So, I don't want to go into too much detail because I'm still an employee, and I don't want to step on the toes of people who are in charge of me. But what I can say, when it comes down to our mental health, I'm going to create change around mental health. I'm going to create change around diversity. I'm going to create change about recidivism and what we offer as far as our reentry programs, because again, people do make mistakes. But people deserve opportunity to change. They committed a crime, but they're still going to be productive citizens one day, they're going to return back to our community. And if we don't give them some stability, they become reoffenders again and this time it may not be against these families over here, but it may be against your family or my family. So we have to offer services to these individuals. We have so many agencies and nonprofits around the city who get paid to put on programs for the community, but people are not taking advantage of these opportunities, because they’re sitting in jail. We have to create opportunity, jobs, housing, services. The city offers it, these agencies offer it, so why not give it back to these individuals. Because if we don't give them help, they’re going to reoffend again. The city offers a drug program for those who are on drugs called the Alpha program, or drug court. Those individuals who want it take full advantage of it. But those individuals who cannot get themselves together, the system is set up to help them, but maybe their rehabilitation part is not going to work for them they need time to sit down and get their lives together by taking them out of the environment they were in, they put them in a situation to where they out here, using reoffending, causing harm or danger to our community.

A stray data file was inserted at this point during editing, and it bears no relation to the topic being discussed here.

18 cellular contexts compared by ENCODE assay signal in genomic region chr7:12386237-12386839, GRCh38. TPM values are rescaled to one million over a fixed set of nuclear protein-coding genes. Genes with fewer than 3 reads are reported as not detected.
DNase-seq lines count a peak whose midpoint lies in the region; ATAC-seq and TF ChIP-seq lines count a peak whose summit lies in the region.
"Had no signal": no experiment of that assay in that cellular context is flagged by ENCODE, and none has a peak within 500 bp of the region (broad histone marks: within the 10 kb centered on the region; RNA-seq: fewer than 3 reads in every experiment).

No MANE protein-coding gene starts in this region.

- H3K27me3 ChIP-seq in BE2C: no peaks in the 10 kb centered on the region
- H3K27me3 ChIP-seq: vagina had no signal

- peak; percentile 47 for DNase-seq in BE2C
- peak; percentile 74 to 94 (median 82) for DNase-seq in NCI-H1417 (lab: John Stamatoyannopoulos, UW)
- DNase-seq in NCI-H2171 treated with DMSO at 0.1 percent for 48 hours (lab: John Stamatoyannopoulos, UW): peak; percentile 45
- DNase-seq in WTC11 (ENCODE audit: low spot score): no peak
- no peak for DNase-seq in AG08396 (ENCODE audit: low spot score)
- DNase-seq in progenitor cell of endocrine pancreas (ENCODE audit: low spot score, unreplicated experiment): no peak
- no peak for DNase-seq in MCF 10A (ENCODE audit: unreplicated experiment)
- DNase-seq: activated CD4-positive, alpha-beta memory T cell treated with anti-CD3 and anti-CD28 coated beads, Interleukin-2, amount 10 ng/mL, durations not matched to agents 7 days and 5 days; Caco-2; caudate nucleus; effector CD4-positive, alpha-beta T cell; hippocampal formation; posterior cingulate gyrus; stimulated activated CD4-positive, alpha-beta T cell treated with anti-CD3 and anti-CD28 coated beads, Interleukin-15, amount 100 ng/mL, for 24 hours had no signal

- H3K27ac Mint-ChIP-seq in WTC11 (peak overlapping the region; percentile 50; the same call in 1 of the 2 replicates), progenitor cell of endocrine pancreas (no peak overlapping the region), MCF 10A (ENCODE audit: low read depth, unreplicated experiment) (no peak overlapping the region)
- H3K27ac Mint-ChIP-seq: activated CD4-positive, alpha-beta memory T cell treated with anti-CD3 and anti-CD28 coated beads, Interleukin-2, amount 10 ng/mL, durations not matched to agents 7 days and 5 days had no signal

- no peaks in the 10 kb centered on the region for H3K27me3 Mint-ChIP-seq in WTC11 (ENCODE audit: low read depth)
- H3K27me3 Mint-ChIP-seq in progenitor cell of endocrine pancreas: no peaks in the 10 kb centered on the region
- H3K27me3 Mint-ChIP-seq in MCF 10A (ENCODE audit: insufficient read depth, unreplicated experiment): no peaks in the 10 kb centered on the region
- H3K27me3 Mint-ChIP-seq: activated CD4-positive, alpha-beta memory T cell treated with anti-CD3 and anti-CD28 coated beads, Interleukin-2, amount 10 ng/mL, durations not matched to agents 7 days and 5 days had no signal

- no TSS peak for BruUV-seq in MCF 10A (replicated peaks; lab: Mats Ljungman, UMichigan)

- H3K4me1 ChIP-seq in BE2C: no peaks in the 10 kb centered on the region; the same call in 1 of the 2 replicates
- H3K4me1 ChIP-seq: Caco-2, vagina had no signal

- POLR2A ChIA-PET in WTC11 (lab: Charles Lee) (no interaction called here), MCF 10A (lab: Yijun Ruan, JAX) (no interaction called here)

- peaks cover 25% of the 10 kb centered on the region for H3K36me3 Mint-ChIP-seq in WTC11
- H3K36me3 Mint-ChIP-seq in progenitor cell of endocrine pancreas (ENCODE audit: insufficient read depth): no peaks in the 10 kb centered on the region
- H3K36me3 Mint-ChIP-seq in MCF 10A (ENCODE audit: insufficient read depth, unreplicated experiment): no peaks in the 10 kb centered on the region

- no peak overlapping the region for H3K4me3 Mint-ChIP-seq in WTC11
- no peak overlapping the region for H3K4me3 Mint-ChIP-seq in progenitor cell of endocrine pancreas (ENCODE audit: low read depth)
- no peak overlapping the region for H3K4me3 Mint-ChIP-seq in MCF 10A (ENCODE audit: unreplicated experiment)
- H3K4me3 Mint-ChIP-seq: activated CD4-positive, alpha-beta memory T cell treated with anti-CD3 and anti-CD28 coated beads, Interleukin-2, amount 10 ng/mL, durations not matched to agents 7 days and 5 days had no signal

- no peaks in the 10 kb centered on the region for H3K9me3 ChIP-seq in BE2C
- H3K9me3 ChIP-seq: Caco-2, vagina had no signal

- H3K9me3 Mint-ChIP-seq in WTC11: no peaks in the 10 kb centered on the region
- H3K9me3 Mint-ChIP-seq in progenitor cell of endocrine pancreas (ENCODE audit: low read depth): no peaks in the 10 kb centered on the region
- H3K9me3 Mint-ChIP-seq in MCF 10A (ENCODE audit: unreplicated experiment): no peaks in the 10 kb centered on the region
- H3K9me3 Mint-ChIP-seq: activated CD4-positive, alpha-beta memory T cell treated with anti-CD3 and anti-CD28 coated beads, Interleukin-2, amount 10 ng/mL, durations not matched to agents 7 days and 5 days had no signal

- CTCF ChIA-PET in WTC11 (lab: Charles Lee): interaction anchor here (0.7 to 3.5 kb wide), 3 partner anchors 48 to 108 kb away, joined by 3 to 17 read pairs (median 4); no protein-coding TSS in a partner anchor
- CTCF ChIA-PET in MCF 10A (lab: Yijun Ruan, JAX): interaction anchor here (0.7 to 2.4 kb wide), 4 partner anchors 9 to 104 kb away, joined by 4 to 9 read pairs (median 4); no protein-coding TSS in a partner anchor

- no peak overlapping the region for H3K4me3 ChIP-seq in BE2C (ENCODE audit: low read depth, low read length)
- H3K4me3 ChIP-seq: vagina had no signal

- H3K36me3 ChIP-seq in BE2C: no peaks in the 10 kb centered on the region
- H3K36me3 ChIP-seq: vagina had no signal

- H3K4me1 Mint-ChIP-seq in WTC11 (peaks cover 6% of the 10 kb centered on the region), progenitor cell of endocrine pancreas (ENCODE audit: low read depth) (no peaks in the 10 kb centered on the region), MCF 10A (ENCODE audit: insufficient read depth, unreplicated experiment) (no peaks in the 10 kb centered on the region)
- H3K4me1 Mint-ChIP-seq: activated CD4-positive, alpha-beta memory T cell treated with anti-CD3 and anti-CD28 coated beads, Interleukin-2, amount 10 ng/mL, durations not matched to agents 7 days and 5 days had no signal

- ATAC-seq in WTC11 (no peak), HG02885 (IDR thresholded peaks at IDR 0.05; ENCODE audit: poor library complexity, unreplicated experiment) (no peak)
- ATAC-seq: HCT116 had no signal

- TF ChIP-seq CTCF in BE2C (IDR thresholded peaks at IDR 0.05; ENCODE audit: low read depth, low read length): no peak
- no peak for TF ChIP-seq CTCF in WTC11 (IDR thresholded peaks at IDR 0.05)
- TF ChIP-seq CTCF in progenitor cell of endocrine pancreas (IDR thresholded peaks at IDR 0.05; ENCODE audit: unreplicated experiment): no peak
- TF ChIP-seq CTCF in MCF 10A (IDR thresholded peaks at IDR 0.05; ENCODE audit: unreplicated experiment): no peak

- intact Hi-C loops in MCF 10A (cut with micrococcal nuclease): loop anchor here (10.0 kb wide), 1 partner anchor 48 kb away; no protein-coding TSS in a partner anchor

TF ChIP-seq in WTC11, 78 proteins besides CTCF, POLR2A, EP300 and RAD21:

Your campaign website talks about mental health both for those incarcerated as well as for deputies. What do you plan to do on the deputy side to help people with mental health?